Cyberport was hacked in mid-August, involving the theft of up to 400GB of staff data, including identity documents, but Cyberport delayed the announcement for half a month. According to the hacker's latest website, the information has been "leaked" and can be downloaded for free from the dark web. A computer researcher looked at some of the leaked data on the dark web and found that 208.5GB of the data was related to projects, which accounted for the largest portion of the data. In addition, there was also information on human resources, leasing, and finance, etc. Not all of the files could be downloaded without problems, and some of the files were encrypted, but many of the files could be opened directly to peek into the salaries of some employees and the resumes of job applicants. A computer security researcher criticized the Cyberport for its poor security awareness, "It has not done its job well in terms of management responsibility, so is there anyone to be held accountable for this? I think there is a need to do so, because there is no proper management. Not only personal data, but also government contracts, which can be seen by our neighbors, who can see our projects and kill our business."
The hacker group Trigona's website indicates that Cyberport's stolen data has been "leaked". According to computer practitioners, the information can be downloaded directly from Trigona's dark web page for free, and is 400GB in total, of which 208.5GB is for Project, 86.3GB is for HR, 125.01GB is for Finance, and 2.56GB is for FintechTeam. The remaining 15.75GB was for Leasing.
Among the above 400GB of data, many of them are "PDF" and "EXCEL" files, and some of them are photos and videos, including some office pictures. However, when clicking on some of the files in Trigona's webpage, the files could not be read, and some of the "EXCEL" files needed to be opened by entering a password after downloading.
However, not all files are encrypted. For example, some of the files containing salary information of staff can be opened directly; the curriculum vitae of some job applicants can also be viewed, and there are even files containing comments from interviewers, which can be seen at a glance. There are even documents containing interviewer's comments which can be viewed at a glance. In addition, there are also documents on tenancy agreements signed between some companies and Cyberport.
Lai Zhuo Dong, a computer security researcher, said that, in fact, on average, every two or three days there are enterprises, schools, or different organizations were ransomware attacks, similar incidents are quite common. He said that the reasons for the attack, generally from the system is not patched, lack of awareness of digital security, lack of resources to strengthen the security system, lack of talent, etc. He said that there have been companies that do not have their own backups. He said that there were cases where companies did not have their own backup information and had to pay "ransom".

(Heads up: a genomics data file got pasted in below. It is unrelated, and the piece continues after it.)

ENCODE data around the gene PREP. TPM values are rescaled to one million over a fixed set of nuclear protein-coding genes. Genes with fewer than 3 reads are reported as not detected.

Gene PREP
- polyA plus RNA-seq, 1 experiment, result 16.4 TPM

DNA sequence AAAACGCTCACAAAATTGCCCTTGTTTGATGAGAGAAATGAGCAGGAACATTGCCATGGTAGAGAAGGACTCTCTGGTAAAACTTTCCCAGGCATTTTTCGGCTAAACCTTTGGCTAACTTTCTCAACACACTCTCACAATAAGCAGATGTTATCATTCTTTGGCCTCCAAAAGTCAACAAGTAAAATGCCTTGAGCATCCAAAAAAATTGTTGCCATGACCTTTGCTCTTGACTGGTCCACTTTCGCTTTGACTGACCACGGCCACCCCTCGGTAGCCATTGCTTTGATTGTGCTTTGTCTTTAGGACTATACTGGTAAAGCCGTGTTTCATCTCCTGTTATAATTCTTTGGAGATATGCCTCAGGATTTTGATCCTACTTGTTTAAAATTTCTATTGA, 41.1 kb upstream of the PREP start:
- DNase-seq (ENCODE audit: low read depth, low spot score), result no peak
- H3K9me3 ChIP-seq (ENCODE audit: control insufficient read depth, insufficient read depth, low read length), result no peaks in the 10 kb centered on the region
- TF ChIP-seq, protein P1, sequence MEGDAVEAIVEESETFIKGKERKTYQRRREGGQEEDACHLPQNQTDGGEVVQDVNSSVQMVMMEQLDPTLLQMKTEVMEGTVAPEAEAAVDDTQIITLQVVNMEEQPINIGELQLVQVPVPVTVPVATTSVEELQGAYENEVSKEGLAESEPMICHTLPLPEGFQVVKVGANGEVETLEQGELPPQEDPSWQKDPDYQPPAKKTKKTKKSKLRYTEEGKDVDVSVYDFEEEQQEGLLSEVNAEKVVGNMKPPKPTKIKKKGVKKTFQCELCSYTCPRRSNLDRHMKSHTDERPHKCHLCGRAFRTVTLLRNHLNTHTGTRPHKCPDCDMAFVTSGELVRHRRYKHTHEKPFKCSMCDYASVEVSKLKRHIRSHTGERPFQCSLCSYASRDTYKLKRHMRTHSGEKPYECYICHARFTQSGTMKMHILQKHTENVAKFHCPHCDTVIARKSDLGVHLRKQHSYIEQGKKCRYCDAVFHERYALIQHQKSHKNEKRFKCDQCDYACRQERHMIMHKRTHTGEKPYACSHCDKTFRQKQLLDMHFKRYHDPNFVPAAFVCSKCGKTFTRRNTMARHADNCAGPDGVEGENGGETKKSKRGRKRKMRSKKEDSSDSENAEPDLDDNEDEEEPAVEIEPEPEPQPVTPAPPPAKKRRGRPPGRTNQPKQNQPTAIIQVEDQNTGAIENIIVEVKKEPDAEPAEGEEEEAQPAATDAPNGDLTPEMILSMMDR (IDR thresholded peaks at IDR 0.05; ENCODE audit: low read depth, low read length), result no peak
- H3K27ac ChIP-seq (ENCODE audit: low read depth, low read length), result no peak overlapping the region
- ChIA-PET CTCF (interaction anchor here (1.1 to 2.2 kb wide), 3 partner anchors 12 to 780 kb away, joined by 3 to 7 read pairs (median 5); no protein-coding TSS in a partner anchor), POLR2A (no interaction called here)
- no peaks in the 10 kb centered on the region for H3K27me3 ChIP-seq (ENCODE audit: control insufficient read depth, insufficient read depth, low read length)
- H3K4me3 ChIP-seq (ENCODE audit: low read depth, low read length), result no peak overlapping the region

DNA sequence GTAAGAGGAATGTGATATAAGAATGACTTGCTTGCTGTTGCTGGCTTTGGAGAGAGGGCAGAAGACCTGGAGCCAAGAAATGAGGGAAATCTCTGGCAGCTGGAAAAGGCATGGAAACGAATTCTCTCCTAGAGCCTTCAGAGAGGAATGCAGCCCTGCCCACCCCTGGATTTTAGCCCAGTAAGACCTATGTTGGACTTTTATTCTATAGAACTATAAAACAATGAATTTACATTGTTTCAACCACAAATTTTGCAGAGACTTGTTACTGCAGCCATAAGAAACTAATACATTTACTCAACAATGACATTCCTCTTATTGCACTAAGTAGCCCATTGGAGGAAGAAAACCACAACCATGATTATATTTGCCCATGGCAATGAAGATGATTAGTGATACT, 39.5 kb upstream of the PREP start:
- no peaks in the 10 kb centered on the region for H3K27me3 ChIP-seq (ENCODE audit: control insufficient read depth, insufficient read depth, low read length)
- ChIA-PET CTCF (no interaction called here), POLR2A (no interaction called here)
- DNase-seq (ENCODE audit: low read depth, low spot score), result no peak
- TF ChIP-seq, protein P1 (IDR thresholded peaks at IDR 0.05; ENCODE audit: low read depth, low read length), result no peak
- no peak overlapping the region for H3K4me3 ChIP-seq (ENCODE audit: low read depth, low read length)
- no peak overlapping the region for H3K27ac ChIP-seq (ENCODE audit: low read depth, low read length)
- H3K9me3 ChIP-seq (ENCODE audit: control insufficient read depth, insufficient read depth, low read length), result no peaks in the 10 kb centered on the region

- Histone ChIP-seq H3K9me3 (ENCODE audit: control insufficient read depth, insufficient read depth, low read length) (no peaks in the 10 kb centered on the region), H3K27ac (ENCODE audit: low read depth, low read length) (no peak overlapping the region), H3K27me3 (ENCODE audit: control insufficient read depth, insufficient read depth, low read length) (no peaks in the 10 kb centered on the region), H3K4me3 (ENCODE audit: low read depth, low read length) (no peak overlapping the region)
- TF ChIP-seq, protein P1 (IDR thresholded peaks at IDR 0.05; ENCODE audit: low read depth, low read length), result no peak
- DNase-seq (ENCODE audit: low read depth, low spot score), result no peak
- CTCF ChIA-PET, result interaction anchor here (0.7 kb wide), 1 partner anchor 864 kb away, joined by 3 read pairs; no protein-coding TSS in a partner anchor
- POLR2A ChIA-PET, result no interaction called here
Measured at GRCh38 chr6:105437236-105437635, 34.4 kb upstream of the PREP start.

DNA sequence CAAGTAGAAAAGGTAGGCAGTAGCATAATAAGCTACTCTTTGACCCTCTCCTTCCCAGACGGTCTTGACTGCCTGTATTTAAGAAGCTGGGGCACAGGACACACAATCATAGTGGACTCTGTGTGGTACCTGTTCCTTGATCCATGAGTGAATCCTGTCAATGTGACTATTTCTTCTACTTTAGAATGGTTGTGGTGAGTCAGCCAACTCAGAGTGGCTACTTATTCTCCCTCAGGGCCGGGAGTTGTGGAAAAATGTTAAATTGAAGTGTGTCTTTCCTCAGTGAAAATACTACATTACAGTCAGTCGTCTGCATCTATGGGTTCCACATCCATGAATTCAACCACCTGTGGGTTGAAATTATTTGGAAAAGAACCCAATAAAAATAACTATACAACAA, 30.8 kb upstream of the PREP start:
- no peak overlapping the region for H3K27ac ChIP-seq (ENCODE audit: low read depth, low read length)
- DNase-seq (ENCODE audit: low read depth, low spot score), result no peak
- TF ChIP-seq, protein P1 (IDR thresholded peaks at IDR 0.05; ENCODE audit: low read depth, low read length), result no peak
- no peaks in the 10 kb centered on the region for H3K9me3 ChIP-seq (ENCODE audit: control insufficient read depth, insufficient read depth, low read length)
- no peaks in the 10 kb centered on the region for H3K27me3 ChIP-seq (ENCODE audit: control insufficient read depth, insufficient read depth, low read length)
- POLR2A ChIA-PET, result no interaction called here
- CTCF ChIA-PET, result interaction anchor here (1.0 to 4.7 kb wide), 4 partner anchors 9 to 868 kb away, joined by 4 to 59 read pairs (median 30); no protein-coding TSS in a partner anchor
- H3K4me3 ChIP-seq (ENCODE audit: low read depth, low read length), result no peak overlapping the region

Asked whether Cyberport's security awareness was inadequate, Mr. Lai criticized, "It is impossible for such a big organization to be so bad. He said that in general, it is true that fewer people would encrypt the "EXCEL" one by one, but they would double authenticate the whole system and the hard disk, and confirm their identity when logging in before decrypting the data. "Obviously, they didn't do this, they didn't authenticate themselves, and they didn't even fix the loopholes. He described the incident as negligence and said, "If there had been an audit of the servers or double authentication, there would not have been any problem.
Mr. Lai also criticized that the incident not only affects personal privacy, but also involves commercial confidentiality, which is detrimental to the interests of Hong Kong, and that the Cyberport management should be held accountable, "They have not done a good job in managing their responsibilities, so should someone be held accountable for this incident? I think there is a need for accountability, because the management has not done a good job. It's not only personal data, but also government contracts, which are seen by the neighboring districts and they can see how we do our projects and how they can kill our business."
Mr. Lai pointed out that there is no relevant legislation in Hong Kong to penalize data leakage, but there are relevant laws in the Mainland and Singapore, and the relevant companies are usually fined, but there is no penalty in Hong Kong, "You don't want to have a safety rack? You don't want to be safe? Why can't we just forget about the data leakage? Why do you think the leakage of data can be left unattended? Apologize and it's over, no penalty, no need at all? He reminded all industries to pay attention to information security, and all industries have the responsibility to protect information security.
Mr. Fong Po-kiu, Honorary President of the Hong Kong Information Technology Federation (HKITF), said that the incident is very serious because the leakage of information not only involves Cyberport staff, but also tenants, partners and applicants, and that the most important thing is to get hold of the information of those who are affected and notify them as soon as possible.
Hong Kong's Web3 industry has been developing at a rapid pace. Cyberport, as a wholly-owned enterprise of the Hong Kong government and a policy enforcer, has been instrumental in promoting the development of the Web3 ecosystem in Hong Kong. Since the announcement of Hong Kong's Virtual Asset Development Declaration in October last year, the industry has grown rapidly.
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